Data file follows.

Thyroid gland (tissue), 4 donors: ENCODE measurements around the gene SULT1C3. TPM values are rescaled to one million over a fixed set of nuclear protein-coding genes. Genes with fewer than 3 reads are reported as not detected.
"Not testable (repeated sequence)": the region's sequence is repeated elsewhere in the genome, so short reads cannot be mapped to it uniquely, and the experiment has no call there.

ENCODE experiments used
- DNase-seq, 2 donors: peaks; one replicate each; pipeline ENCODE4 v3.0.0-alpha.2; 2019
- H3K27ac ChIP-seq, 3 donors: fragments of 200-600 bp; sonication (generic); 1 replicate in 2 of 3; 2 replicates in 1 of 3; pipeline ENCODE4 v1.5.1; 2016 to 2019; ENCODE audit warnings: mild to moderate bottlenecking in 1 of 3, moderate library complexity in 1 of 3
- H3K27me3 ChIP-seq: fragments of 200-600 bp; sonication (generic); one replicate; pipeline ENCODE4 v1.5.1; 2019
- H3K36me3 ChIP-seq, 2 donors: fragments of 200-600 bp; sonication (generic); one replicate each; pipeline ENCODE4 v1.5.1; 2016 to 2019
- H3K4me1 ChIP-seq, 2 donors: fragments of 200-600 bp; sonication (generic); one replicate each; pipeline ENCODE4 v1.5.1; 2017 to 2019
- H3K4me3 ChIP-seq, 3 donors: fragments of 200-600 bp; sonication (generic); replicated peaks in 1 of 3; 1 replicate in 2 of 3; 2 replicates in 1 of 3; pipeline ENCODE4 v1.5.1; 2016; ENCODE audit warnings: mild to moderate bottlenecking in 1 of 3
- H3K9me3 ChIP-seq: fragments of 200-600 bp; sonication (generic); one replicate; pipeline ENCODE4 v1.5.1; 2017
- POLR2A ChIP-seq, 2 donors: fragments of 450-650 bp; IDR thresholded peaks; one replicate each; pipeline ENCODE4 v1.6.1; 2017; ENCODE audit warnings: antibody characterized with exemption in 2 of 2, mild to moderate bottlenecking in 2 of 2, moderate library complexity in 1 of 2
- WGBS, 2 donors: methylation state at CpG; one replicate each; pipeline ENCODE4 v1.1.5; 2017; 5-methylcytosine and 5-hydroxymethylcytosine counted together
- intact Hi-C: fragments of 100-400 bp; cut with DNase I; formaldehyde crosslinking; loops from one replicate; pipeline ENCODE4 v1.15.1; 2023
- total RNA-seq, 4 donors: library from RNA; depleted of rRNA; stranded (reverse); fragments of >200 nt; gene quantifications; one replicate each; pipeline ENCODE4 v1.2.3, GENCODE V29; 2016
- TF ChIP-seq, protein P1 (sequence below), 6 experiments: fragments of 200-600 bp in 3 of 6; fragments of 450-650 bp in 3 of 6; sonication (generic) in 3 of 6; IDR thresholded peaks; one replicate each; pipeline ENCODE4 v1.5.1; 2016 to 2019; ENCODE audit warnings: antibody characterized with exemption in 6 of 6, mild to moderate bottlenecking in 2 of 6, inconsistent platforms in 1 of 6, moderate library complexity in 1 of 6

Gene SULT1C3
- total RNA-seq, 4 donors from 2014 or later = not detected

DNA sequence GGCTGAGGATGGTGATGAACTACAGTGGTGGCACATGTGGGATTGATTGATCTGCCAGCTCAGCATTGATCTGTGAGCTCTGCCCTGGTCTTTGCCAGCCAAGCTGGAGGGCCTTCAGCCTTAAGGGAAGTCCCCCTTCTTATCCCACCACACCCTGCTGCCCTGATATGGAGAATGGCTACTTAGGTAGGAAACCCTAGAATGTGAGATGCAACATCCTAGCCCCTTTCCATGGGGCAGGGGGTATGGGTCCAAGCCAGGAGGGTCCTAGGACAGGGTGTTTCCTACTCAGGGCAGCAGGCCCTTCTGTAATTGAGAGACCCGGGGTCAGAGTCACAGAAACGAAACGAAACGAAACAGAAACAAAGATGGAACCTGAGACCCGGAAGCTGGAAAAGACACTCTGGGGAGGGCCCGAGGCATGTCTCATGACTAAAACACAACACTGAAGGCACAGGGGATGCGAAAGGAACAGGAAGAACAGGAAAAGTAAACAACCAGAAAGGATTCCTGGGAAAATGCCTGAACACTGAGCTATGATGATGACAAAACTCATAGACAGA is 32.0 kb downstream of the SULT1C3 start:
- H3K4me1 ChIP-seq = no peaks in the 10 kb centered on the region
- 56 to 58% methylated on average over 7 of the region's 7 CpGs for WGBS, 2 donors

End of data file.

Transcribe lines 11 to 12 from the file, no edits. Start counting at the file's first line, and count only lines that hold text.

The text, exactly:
- POLR2A ChIP-seq, 2 donors: fragments of 450-650 bp; IDR thresholded peaks; one replicate each; pipeline ENCODE4 v1.6.1; 2017; ENCODE audit warnings: antibody characterized with exemption in 2 of 2, mild to moderate bottlenecking in 2 of 2, moderate library complexity in 1 of 2
- WGBS, 2 donors: methylation state at CpG; one replicate each; pipeline ENCODE4 v1.1.5; 2017; 5-methylcytosine and 5-hydroxymethylcytosine counted together